The ‘Replacing Food With Wine’ Diet For Women

I’ve never really been one for diet fads or exercise.

Food and wine pairing at the fine dining resta...
Food and wine pairing at the fine dining restaurant, The Flute, in downtown Mumbai. (Photo credit: Wikipedia)

It’s not that I’m one of those lucky skinny bitches with an irritatingly fast metabolic rate who end up slimmer than before they had babies; I’m just fundamentally too lazy to be arsed.

I also REALLY like food.

I honestly believe that a little extra meat on your bones looks a damn sight healthier than the skeletal look as you age.

Lucky that!

Having said that, I admit that I am a good (ahem!) 20kg heavier than I was on my wedding day and I don’t really want to get any heavier, so to maintain this new (just about acceptable) middle aged weight, I’ve had to make some radical adjustments to my lifestyle.

Such as:

  • Working my ass off in whatever my latest fad exercise is
  • Walking the dog when I can be bothered or she makes me feel guilty enough
  • Creating a personal diet plan that includes wine suits me.

The problem with all those commercial ‘diets’ with controlled eating plans, those ‘questionably thick’ shakes, putrid soups or just lemon juice (WTF), is that they don’t allow for you having a life, and although they might bring results in the short term, maintaining that new weight proves difficult once you get off the diet treadmill.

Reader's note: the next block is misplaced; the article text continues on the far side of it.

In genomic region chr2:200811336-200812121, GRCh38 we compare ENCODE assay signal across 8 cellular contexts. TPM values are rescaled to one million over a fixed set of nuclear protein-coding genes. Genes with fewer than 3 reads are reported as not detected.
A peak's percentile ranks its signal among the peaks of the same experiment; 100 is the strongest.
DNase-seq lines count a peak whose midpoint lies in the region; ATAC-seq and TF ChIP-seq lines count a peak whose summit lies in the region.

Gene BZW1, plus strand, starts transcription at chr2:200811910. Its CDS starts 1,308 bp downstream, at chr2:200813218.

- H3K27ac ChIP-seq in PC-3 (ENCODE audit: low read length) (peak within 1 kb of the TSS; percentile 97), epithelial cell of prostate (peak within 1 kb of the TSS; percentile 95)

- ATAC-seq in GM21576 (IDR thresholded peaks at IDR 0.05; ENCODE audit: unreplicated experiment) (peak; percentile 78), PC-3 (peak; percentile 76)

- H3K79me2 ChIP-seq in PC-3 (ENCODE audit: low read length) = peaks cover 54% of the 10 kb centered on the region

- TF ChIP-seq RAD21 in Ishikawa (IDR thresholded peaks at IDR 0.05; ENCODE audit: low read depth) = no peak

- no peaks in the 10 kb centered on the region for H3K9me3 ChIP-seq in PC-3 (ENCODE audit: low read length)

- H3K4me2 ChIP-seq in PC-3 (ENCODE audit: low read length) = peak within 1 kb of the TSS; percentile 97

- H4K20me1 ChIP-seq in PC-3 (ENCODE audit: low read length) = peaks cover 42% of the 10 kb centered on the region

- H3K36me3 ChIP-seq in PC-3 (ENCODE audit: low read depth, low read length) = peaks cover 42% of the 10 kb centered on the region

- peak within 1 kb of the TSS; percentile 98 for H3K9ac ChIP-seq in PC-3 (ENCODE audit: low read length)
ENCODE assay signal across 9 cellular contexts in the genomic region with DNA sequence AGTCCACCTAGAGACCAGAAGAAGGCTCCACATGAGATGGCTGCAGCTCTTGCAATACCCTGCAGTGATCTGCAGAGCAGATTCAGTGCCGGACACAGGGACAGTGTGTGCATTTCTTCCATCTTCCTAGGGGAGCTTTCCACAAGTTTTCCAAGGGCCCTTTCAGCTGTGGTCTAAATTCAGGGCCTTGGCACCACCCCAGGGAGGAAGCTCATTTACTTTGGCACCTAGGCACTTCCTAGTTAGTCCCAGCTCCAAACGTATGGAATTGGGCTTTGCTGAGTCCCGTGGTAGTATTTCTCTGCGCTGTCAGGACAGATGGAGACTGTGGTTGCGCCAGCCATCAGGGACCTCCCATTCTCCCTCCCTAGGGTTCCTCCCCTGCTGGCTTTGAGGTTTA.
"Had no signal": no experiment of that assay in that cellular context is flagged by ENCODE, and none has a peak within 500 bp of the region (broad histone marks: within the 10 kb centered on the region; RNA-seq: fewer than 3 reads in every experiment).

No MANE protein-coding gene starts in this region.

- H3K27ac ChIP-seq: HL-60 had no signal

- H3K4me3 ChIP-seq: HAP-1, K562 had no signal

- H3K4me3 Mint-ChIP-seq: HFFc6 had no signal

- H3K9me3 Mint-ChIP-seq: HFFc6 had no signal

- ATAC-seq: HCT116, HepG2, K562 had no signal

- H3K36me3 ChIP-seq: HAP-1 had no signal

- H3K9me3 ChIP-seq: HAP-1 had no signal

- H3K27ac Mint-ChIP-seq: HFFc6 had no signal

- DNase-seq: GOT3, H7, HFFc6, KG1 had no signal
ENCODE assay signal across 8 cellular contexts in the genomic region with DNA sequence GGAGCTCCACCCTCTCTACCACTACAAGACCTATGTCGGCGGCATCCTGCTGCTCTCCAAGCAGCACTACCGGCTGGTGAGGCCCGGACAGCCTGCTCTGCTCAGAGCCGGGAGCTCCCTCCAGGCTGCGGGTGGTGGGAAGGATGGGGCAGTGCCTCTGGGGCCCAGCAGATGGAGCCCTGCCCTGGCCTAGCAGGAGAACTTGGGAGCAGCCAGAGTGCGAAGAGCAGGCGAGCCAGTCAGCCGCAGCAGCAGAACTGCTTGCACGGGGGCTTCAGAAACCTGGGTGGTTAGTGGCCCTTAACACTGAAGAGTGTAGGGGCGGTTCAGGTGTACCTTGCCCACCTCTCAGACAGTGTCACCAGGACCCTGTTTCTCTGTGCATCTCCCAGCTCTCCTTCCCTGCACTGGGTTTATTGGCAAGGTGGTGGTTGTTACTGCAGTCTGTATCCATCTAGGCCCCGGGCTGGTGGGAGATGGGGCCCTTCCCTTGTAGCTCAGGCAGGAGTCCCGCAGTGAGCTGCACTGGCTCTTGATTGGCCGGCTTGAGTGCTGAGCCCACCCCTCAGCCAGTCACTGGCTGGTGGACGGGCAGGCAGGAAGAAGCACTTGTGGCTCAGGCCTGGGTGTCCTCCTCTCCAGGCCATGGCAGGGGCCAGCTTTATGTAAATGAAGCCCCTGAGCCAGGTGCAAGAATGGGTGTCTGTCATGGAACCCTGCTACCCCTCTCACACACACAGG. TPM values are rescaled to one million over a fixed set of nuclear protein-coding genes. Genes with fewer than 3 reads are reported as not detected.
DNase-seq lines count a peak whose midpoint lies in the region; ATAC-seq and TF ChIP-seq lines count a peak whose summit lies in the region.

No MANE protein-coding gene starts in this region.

Scientists have proven that once you reach middle age (just when your comfort-eating skills have maximised), your body doesn’t need the same amount of calories as it did before – it also takes malicious pleasure in depositing the surplus.

I am a strong advocate of ‘The Replacing Food With Wine Diet.’

You see, the biggest problem I have with watching my weight is that I am an alcoholic.

The fact is, that I enjoy a glass or two of wine in the evening so much, that I am happy to sacrifice food for it.

And there’s nothing controversial in that statement – even Weightwatchers allow you to drink wine if you save the points elsewhere. If you need any more justification, wine is apparently now beneficial for heart health (well, this week anyway).

There’s actually no massive secret to maintaining a healthy weight when you reach middle age, but it does involve hard work and discipline in the form of exercise and a calorie-controlled diet.

Deciding what those calories will be is the fun part.

Here’s an example of my typical day (give or take a few hundred calories):

Breakfast

Bowl of cereal or scrambled eggs on toast, juice and coffee

Morning Snack

A real coffee or some fruit

Lunch

Sandwich and fruit,

or soup, bread and fruit,

or crackers, cheese and fruit

or (a Weightwatcher’s favourite), beans on toast

(Sneaky biscuit)

Lunchtime is when I eat carbs. If I don’t eat carbs at lunchtime, I put on weight because I start gnawing on my own arm or attack the cookie jar by 4pm.

Afternoon Snack

Cup of tea and biscuit

Dinner

Lean meat or fish, with salad.

Reward Time For Being So Inhumanely Stoic (Orgasm Time)

1-2 glasses of wine and a few squares of the darkest, sexiest chocolate I can find.